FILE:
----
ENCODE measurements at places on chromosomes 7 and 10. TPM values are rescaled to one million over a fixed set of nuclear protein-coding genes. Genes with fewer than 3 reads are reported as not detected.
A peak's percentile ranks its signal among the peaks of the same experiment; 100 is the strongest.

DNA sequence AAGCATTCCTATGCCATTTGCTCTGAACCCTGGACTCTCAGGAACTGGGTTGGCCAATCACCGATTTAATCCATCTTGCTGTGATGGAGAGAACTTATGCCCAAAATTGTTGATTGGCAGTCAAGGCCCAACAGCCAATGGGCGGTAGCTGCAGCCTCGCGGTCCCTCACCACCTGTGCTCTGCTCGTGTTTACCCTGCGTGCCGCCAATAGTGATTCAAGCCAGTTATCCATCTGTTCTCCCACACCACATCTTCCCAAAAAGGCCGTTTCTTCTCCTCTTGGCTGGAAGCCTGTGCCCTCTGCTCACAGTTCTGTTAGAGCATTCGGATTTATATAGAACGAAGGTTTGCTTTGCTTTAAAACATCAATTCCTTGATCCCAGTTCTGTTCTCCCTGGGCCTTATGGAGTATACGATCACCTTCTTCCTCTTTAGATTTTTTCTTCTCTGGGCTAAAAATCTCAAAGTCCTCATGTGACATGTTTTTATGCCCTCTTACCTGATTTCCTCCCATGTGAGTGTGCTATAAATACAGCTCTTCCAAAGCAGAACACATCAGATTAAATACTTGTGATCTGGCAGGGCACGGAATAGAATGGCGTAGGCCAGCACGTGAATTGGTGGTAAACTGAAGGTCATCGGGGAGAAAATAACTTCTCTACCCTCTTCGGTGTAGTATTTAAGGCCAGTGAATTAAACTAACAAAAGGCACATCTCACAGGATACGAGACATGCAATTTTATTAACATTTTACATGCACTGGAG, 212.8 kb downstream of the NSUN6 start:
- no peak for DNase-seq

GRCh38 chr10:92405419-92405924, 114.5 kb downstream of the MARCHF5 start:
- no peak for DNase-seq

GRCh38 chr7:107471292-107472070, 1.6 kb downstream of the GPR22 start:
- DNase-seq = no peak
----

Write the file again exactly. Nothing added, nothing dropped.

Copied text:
ENCODE measurements at places on chromosomes 7 and 10. TPM values are rescaled to one million over a fixed set of nuclear protein-coding genes. Genes with fewer than 3 reads are reported as not detected.
A peak's percentile ranks its signal among the peaks of the same experiment; 100 is the strongest.

DNA sequence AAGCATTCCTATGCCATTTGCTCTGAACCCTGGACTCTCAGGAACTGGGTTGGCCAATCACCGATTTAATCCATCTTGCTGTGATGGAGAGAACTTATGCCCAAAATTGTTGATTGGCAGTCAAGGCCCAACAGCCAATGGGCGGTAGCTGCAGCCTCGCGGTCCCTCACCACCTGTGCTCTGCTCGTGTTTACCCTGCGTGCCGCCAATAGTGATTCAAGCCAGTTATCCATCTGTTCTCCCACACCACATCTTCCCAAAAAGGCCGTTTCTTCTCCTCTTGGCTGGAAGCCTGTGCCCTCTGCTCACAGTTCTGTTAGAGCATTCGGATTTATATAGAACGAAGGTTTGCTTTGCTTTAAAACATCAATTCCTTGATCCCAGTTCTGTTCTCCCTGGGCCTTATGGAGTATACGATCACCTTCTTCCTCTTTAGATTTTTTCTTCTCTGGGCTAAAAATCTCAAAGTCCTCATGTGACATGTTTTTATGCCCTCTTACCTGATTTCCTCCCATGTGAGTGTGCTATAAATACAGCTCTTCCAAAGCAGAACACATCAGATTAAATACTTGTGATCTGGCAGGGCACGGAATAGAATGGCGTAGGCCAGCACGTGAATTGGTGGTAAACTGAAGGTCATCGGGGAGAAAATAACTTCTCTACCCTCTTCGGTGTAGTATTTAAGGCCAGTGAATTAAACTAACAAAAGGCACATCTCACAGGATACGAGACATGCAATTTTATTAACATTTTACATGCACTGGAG, 212.8 kb downstream of the NSUN6 start:
- no peak for DNase-seq

GRCh38 chr10:92405419-92405924, 114.5 kb downstream of the MARCHF5 start:
- no peak for DNase-seq

GRCh38 chr7:107471292-107472070, 1.6 kb downstream of the GPR22 start:
- DNase-seq = no peak